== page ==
Ordering adoption of children outside their birth families is very much a last resort and family judges are required to explore all other possibilities carefully. Curtis Booth looks at a recent case in which the Court of Appeal resoundingly made that point in granting a woman a fresh opportunity to prove her ability to care for her three-year-old grandson.
The boy’s two older siblings were taken into care after their parents were convicted of child cruelty, arising from their grossly inadequate home conditions. There were also concerns about domestic abuse in their relationship and their dishonesty with professionals. As a result, the boy was removed from his parents at birth and had spent the whole of his life in foster care.
His maternal grandmother had put herself forward as an alternative carer. However, following a hearing, a judge approved a local authority’s plan to place him for non-family adoption. He expressed concern that the grandmother would not be able to prioritise his needs over those of her daughter or to protect him from the harmful effects of his parents’ toxic relationship.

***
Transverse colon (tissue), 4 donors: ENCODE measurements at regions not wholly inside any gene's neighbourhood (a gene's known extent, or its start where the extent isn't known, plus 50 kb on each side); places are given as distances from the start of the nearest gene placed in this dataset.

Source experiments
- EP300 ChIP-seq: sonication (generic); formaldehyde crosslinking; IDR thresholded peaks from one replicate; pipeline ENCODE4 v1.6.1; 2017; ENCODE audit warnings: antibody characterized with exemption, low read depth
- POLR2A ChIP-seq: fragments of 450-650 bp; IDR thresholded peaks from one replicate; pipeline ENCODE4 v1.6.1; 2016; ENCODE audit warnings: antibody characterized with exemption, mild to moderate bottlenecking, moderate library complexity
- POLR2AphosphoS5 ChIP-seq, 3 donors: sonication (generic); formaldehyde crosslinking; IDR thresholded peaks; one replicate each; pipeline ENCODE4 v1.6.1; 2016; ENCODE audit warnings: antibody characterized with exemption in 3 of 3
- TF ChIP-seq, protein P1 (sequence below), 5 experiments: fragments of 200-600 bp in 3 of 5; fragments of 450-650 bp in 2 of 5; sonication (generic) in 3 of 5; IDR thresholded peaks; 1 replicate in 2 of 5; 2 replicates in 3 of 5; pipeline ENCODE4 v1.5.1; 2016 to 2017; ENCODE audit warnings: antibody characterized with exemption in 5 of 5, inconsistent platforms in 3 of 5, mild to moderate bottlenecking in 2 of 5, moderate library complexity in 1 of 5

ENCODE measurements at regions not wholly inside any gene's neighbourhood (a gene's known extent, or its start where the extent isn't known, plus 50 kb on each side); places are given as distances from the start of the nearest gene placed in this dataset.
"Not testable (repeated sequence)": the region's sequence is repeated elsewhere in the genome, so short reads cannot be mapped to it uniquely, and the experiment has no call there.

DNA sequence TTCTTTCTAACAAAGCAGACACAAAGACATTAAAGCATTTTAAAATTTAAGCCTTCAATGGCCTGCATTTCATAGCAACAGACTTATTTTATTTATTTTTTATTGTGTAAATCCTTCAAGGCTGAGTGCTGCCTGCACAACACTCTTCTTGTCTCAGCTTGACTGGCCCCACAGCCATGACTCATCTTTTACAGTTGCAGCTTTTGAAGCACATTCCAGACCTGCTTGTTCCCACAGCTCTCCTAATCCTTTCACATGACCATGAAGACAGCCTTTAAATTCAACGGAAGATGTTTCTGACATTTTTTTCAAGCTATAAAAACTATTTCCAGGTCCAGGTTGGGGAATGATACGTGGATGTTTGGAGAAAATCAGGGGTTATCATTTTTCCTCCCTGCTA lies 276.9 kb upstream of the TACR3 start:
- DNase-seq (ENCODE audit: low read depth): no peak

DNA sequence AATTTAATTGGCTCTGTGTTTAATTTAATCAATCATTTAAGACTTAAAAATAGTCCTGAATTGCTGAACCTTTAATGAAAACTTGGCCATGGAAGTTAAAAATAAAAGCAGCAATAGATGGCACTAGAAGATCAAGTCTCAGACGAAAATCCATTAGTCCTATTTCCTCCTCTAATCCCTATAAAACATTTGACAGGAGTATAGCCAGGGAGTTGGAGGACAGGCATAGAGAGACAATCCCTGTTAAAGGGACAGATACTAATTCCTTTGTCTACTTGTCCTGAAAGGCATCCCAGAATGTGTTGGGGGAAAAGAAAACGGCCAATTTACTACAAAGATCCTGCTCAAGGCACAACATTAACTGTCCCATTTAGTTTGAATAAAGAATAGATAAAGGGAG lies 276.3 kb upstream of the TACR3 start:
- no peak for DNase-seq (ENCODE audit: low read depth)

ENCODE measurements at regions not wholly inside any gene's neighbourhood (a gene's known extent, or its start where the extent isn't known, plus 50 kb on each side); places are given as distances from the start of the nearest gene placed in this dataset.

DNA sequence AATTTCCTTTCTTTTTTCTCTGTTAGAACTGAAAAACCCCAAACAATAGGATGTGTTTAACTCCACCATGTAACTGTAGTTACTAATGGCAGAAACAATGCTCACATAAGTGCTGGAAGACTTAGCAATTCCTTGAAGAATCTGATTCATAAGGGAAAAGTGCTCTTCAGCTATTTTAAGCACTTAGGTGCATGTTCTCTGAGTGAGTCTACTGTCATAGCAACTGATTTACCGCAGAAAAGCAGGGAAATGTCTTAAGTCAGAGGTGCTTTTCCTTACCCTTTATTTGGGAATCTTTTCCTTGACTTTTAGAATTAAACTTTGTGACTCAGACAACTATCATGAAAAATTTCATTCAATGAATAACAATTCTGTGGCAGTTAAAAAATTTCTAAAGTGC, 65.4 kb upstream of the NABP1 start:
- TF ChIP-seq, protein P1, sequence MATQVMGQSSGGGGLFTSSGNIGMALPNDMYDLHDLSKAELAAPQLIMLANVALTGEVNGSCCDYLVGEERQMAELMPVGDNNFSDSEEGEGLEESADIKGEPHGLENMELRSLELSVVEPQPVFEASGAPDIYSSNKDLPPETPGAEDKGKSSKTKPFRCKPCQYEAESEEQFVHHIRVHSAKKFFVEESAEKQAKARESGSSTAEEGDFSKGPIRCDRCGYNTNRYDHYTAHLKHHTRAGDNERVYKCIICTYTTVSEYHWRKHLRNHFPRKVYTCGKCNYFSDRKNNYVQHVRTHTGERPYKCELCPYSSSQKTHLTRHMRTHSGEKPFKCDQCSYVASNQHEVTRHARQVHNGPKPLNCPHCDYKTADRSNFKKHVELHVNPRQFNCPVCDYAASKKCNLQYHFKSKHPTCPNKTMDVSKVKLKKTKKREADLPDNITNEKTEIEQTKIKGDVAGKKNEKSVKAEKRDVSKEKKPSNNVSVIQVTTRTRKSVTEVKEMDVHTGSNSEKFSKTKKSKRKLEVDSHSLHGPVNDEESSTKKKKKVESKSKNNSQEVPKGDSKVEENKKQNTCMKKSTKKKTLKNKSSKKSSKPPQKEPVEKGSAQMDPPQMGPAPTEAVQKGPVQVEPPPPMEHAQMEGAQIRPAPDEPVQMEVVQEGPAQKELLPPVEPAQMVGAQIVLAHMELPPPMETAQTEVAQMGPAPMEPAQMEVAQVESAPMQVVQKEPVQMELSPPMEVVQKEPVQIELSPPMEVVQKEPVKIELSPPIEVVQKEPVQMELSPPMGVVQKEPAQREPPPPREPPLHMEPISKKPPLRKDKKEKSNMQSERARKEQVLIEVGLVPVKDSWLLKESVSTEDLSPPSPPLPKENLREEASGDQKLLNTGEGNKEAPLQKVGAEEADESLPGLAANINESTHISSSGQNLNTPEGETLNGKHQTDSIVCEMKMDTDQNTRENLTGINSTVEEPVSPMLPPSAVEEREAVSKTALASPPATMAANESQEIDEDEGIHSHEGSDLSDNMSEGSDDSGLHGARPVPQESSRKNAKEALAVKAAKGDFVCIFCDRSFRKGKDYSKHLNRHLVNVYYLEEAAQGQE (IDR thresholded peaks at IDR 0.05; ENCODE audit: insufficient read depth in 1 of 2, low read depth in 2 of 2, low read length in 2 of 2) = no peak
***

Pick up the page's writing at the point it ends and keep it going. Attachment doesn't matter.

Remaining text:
In upholding the grandmother’s appeal against that outcome, the Court noted the profound effects of non-family adoption on a child’s life. It emphasised that such severe interference with the human right to respect for family life must be both necessary and proportionate. Such orders must only be made following rigorous evaluation and comparison of all realistic possibilities for a child’s future.
The Court noted that there were a number of justified reasons for concern about the grandmother as a carer for the boy. However, in directing an urgent rehearing of her claim, it found that the judge failed to take into account certain evidence in her favour, including her strong commitment to her grandson. Overall, his evaluation of the strengths and weaknesses of her case was incomplete.
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